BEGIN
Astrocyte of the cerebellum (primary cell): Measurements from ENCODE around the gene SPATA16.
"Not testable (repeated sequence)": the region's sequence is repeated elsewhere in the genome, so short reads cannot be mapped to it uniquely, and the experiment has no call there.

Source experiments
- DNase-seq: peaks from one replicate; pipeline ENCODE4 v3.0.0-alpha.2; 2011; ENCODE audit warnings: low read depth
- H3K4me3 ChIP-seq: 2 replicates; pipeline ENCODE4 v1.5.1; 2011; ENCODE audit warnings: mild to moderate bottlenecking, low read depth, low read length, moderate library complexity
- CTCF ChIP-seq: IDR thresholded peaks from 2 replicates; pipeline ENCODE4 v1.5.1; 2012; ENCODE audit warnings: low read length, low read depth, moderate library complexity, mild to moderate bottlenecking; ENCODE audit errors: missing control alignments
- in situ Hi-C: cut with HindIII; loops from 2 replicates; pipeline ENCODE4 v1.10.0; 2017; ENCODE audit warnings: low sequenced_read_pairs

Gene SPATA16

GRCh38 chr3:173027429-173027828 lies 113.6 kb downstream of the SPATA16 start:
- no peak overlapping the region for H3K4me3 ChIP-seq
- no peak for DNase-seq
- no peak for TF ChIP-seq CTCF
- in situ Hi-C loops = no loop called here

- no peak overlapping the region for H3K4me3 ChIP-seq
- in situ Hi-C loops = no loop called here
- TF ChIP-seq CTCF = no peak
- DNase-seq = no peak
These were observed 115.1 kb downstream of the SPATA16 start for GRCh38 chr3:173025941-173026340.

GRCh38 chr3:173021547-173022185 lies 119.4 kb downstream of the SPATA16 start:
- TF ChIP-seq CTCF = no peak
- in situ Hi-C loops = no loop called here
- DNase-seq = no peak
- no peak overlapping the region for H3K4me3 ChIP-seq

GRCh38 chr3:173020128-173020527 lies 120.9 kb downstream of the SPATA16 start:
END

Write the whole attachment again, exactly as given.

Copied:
Astrocyte of the cerebellum (primary cell): Measurements from ENCODE around the gene SPATA16.
"Not testable (repeated sequence)": the region's sequence is repeated elsewhere in the genome, so short reads cannot be mapped to it uniquely, and the experiment has no call there.

Source experiments
- DNase-seq: peaks from one replicate; pipeline ENCODE4 v3.0.0-alpha.2; 2011; ENCODE audit warnings: low read depth
- H3K4me3 ChIP-seq: 2 replicates; pipeline ENCODE4 v1.5.1; 2011; ENCODE audit warnings: mild to moderate bottlenecking, low read depth, low read length, moderate library complexity
- CTCF ChIP-seq: IDR thresholded peaks from 2 replicates; pipeline ENCODE4 v1.5.1; 2012; ENCODE audit warnings: low read length, low read depth, moderate library complexity, mild to moderate bottlenecking; ENCODE audit errors: missing control alignments
- in situ Hi-C: cut with HindIII; loops from 2 replicates; pipeline ENCODE4 v1.10.0; 2017; ENCODE audit warnings: low sequenced_read_pairs

Gene SPATA16

GRCh38 chr3:173027429-173027828 lies 113.6 kb downstream of the SPATA16 start:
- no peak overlapping the region for H3K4me3 ChIP-seq
- no peak for DNase-seq
- no peak for TF ChIP-seq CTCF
- in situ Hi-C loops = no loop called here

- no peak overlapping the region for H3K4me3 ChIP-seq
- in situ Hi-C loops = no loop called here
- TF ChIP-seq CTCF = no peak
- DNase-seq = no peak
These were observed 115.1 kb downstream of the SPATA16 start for GRCh38 chr3:173025941-173026340.

GRCh38 chr3:173021547-173022185 lies 119.4 kb downstream of the SPATA16 start:
- TF ChIP-seq CTCF = no peak
- in situ Hi-C loops = no loop called here
- DNase-seq = no peak
- no peak overlapping the region for H3K4me3 ChIP-seq

GRCh38 chr3:173020128-173020527 lies 120.9 kb downstream of the SPATA16 start: